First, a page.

There’s something about Mary’s Spring

By GIL STERN STERN ZOHAR
August 27, 2010 17:02

A Christian holy place and a unique historic site preserving millennia-old agricultural terraces.




Conflict springs eternal. The once pristine water of Mary’s Spring is no longer potable.

Marys Spring 311. (photo credit: Gil Zohar)

Ein Kerem activists scored a victory on August 18 when Jerusalem Deputy Mayor Naomi Tsur issued a temporary cease work order freezing the Tourism Ministry’s redevelopment of the area facing Mary’s Spring – both a Christian holy place and a unique historic site preserving millennia-old agricultural terraces.

Tsur – the deputy mayor for planning and environment and former director of urban centers for the Society for the Preservation of Nature in Israel – told In Jerusalem, “I called a special meeting of the Conservation Committee yesterday [August 17] to discuss what is going on in Ein Kerem.”

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An outspoken environmentalist concerned with preserving Ein Kerem’s biblical landscape, she explained that a building permit was issued in 2000 for a 100 sq.m. non-commercial structure across the road from Mary’s Spring that would include public restrooms with handicap access, as well as a municipal storage area.

However, under plans drawn up by Lutner-Bergman Architects on behalf of the Government Corporation for Tourism, that modest building mushroomed into a 30 x 12 x 5 meter-high stone-clad structure featuring an observation deck overlooking the spring and terraced wadi below. The present half-finished building doesn’t include handicap access as mandated by law.

Some 260 meters have been built without a permit and then sealed pending rezoning, Tsur explained. “Someone hopes they will get a permit in the future for a restaurant,” she said, declining to speculate on who was behind the construction.

Can the clock be turned back and the building be demolished?

“It’s not easy to halt things like that. I’ve put together an action team. There’s a legal limit,” she said vaguely of the time frame. Tsur called it a “Kramer vs. Kramer situation,” since one municipal bureau is behind the building, while another is opposed to it.

“I can understand their paranoia,” she said of irate Ein Kerem residents disturbed by the eyesore and lack of transparency.

“No one has really looked into the total needs of Ein Kerem. It’s a fault of our planning system,” said Tsur, raising a number of issues about Ein Kerem.

At the moment, Rehov Hama’ayan is not safe and is lacking sidewalks, she said.

Notwithstanding the area’s inadequate infrastructure, the Israel Lands Administration is developing more than 70 housing plots in Ein Kerem, she added.

The once pristine water of Mary’s Spring is no longer potable, she pointed out, as it has been contaminated by a cesspool from the Ein Kerem Youth Hostel.“As far as I’m concerned, there’s a message for the future with what we do with the water in the spring.” The youth hostel is now hooked up to the municipal sewage network, she noted.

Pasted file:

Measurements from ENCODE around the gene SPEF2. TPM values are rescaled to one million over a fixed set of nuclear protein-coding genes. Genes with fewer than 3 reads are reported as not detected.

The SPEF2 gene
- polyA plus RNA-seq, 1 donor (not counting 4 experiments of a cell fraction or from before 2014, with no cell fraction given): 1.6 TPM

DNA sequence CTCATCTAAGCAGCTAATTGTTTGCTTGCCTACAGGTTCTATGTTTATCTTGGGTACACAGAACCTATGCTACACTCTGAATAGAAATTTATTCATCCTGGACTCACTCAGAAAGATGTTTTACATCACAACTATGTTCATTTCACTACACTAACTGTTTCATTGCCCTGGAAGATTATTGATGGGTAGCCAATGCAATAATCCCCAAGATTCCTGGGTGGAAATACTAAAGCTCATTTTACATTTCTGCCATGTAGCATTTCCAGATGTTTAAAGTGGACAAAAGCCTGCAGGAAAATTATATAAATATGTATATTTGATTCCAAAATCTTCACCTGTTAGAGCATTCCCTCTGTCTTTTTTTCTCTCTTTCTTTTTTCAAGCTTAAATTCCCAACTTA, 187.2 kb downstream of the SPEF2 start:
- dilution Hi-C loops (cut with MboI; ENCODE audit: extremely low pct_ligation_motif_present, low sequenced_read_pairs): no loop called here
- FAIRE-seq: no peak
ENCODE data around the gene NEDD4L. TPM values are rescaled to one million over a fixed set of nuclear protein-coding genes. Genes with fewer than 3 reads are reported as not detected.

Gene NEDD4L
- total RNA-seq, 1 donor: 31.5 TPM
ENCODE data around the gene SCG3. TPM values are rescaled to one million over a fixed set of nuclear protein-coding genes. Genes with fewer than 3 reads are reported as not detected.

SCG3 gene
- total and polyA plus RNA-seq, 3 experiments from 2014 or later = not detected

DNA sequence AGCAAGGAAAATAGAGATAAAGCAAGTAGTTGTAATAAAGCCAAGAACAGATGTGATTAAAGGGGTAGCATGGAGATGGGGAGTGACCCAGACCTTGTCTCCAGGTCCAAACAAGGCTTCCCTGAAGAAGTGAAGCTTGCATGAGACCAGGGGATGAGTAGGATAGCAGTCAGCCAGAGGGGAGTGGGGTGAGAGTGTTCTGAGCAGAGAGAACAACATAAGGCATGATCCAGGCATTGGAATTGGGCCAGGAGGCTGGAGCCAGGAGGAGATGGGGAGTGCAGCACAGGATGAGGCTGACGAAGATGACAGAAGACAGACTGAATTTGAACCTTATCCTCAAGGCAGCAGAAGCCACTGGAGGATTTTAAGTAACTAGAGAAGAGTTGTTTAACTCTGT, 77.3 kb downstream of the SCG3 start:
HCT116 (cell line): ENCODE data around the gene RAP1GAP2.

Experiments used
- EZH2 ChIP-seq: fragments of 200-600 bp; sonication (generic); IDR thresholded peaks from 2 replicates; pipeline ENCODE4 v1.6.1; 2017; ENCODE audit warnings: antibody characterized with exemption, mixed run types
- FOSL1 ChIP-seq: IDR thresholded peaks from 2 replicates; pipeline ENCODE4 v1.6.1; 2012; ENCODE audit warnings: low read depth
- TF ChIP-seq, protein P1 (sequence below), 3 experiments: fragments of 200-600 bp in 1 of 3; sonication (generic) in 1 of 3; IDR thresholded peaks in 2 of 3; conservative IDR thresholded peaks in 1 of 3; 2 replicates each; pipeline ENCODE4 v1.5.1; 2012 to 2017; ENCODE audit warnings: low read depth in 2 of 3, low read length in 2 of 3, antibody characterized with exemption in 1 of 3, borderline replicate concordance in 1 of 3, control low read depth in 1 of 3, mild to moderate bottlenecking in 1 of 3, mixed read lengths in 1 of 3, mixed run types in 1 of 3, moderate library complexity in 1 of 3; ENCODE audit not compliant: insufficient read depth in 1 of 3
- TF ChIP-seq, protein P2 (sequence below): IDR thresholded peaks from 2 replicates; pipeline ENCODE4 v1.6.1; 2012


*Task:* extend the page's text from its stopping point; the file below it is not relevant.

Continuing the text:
In the future, Tsur hopes to channel flood water and restore the spring’s purity, allowing it to resume flowing into ancient wadi terraces below.

“To the extent of our ability, we want to enhance the experience of the pilgrim, the tourist and the residents,” said Tsur. One proposal is to make the village pedestrian-only as has been done in the downtown triangle of Ben-Yehuda, Jaffa and King George, as well as hundreds of historic cities and towns in Europe, she said.

Traffic cutting through Ein Kerem en route to Jerusalem from Tel Aviv is another key concern for the deputy mayor. She would like to see the former village closed to vehicular traffic, with people reaching the area’s historic churches by shuttle buses from the Mount Herzl terminus of the light rail scheduled to open April 7 next year.

The paving of Route 60 from Motza to Jerusalem will bypass Ein Kerem. But that project remains on highway engineers’ wish list. “Maybe in the interest of sustainable tourism, something useful can be made there,” she concluded.

TSUR’S SENTIMENTS and cease-work order contradicted the policy of the Tourism Ministry. Spokesperson Tal Bar denied that any zoning irregularities have been committed in Ein Kerem.

She claims that the Mary’s Spring project has been fully coordinated with area residents.

“For 20 years the Government Company for Tourism has been promoting this project in full coordination with the neighborhood council, whose concerns have more than once brought about changes in the original plan. It should be emphasized that the work is being done in accordance with the building permit and the scope permitted therein and is in no way exceeding the permit. The whole claim that the project is nonconforming is incorrect and baseless,” said Bar.